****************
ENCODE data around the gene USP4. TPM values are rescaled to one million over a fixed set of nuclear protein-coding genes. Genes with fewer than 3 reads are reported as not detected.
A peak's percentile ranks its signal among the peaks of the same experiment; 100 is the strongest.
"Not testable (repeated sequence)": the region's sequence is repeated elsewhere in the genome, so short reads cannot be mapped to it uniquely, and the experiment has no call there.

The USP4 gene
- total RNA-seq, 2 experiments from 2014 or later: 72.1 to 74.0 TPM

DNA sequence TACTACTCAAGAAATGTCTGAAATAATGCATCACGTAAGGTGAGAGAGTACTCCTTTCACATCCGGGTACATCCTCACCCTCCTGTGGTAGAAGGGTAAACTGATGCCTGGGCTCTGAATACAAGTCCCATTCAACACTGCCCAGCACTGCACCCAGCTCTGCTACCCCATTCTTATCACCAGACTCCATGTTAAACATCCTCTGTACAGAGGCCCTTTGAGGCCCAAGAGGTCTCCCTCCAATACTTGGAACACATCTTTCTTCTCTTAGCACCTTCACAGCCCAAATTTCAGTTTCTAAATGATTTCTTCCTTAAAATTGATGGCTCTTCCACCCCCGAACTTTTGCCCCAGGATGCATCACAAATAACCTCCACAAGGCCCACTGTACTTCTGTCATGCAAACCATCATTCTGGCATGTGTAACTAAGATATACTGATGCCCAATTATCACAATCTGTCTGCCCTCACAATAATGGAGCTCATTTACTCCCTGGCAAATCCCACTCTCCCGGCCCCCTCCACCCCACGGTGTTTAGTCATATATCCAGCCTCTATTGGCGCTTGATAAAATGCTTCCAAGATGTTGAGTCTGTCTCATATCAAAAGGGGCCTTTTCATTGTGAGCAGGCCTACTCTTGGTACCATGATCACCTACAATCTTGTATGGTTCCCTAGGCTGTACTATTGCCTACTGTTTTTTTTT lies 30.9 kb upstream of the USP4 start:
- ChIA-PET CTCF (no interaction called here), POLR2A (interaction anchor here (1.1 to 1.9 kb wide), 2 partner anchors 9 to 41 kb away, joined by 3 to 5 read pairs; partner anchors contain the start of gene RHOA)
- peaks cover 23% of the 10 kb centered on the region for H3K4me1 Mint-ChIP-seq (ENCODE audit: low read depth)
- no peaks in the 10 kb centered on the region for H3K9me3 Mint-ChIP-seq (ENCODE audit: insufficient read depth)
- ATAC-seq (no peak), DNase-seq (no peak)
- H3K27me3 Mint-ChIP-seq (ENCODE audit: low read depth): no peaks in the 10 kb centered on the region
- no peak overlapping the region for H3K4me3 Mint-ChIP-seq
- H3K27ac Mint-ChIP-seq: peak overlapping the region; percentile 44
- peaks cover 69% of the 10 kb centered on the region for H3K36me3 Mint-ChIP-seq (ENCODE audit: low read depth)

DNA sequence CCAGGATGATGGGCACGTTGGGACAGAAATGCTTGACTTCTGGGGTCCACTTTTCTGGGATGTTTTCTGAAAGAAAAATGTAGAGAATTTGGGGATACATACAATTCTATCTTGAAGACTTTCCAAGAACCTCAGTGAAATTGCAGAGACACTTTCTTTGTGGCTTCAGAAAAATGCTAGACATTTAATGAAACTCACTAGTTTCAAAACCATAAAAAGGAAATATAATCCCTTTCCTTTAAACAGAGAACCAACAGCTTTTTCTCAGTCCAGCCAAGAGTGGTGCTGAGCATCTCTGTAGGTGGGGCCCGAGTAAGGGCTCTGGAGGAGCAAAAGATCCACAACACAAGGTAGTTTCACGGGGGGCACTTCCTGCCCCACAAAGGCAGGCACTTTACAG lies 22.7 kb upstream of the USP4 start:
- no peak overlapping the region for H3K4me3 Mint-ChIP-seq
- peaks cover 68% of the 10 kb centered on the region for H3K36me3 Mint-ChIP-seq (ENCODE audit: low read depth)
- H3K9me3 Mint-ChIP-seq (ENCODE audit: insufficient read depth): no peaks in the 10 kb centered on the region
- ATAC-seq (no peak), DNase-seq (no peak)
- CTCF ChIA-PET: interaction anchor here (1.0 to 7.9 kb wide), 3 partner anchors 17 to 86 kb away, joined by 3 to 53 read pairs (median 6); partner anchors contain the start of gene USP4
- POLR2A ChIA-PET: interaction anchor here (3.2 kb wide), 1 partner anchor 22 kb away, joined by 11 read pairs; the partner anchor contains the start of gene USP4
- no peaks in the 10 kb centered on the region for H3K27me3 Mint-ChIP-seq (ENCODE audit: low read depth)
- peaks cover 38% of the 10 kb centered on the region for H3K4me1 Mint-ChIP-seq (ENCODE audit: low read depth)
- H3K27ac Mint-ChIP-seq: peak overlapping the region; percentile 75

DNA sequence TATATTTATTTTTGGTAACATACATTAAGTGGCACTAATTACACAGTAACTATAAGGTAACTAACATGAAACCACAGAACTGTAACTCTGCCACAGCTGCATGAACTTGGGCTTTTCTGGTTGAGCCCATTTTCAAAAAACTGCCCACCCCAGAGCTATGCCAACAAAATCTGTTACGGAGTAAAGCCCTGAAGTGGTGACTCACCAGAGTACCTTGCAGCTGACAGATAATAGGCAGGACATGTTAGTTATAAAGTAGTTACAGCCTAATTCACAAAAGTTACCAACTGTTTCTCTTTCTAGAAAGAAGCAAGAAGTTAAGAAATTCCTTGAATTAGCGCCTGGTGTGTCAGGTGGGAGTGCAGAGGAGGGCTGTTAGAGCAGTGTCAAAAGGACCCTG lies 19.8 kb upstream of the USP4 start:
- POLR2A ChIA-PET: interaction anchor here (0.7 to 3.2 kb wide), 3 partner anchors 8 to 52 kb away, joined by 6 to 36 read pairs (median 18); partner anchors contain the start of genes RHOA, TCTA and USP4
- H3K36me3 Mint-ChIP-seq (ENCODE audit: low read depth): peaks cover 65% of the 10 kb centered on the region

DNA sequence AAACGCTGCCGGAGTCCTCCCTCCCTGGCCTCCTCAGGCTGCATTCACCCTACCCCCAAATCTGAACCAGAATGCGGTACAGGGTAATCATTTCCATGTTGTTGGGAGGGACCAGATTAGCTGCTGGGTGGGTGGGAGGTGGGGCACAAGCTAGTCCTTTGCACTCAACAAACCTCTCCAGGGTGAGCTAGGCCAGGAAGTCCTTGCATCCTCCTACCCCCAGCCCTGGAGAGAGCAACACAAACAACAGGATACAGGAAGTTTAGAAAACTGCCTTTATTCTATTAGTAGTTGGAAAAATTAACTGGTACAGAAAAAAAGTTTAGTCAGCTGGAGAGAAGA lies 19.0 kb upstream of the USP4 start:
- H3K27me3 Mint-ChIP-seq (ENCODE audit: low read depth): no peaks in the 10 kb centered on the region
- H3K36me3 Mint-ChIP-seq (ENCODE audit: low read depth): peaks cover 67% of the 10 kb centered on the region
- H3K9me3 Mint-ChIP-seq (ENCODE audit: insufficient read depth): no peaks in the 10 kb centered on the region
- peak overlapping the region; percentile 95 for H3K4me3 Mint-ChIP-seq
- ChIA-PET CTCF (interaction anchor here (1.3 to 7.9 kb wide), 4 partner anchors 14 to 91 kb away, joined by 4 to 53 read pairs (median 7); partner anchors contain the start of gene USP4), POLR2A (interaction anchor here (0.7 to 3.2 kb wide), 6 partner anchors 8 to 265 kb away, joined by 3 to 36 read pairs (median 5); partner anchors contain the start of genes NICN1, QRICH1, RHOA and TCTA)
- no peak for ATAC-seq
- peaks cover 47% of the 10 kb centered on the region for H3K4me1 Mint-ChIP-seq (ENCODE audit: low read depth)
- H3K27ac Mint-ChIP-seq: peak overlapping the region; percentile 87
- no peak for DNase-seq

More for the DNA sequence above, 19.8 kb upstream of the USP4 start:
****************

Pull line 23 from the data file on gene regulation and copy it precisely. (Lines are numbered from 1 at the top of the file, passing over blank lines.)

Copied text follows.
- peaks cover 38% of the 10 kb centered on the region for H3K4me1 Mint-ChIP-seq (ENCODE audit: low read depth)